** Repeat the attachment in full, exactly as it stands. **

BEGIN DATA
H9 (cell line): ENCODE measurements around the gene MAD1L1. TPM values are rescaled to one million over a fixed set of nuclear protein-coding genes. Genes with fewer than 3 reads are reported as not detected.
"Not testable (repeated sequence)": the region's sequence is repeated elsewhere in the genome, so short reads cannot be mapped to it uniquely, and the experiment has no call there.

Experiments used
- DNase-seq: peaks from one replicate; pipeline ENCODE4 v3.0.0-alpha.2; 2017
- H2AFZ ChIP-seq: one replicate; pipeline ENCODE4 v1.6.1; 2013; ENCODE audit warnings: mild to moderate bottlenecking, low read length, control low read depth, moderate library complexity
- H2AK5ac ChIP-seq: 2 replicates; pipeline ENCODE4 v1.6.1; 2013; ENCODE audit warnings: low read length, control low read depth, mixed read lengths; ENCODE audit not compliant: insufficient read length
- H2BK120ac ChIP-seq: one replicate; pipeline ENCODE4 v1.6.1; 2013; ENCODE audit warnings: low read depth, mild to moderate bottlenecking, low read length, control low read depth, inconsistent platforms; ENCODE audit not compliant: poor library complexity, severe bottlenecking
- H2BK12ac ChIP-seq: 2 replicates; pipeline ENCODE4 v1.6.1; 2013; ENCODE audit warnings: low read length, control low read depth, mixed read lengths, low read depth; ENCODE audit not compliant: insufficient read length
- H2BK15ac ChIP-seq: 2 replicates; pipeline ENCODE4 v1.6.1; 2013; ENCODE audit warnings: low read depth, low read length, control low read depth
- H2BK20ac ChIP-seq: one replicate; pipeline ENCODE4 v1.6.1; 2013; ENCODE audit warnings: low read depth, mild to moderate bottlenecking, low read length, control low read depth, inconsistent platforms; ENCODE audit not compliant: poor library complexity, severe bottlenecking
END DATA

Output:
H9 (cell line): ENCODE measurements around the gene MAD1L1. TPM values are rescaled to one million over a fixed set of nuclear protein-coding genes. Genes with fewer than 3 reads are reported as not detected.
"Not testable (repeated sequence)": the region's sequence is repeated elsewhere in the genome, so short reads cannot be mapped to it uniquely, and the experiment has no call there.

Experiments used
- DNase-seq: peaks from one replicate; pipeline ENCODE4 v3.0.0-alpha.2; 2017
- H2AFZ ChIP-seq: one replicate; pipeline ENCODE4 v1.6.1; 2013; ENCODE audit warnings: mild to moderate bottlenecking, low read length, control low read depth, moderate library complexity
- H2AK5ac ChIP-seq: 2 replicates; pipeline ENCODE4 v1.6.1; 2013; ENCODE audit warnings: low read length, control low read depth, mixed read lengths; ENCODE audit not compliant: insufficient read length
- H2BK120ac ChIP-seq: one replicate; pipeline ENCODE4 v1.6.1; 2013; ENCODE audit warnings: low read depth, mild to moderate bottlenecking, low read length, control low read depth, inconsistent platforms; ENCODE audit not compliant: poor library complexity, severe bottlenecking
- H2BK12ac ChIP-seq: 2 replicates; pipeline ENCODE4 v1.6.1; 2013; ENCODE audit warnings: low read length, control low read depth, mixed read lengths, low read depth; ENCODE audit not compliant: insufficient read length
- H2BK15ac ChIP-seq: 2 replicates; pipeline ENCODE4 v1.6.1; 2013; ENCODE audit warnings: low read depth, low read length, control low read depth
- H2BK20ac ChIP-seq: one replicate; pipeline ENCODE4 v1.6.1; 2013; ENCODE audit warnings: low read depth, mild to moderate bottlenecking, low read length, control low read depth, inconsistent platforms; ENCODE audit not compliant: poor library complexity, severe bottlenecking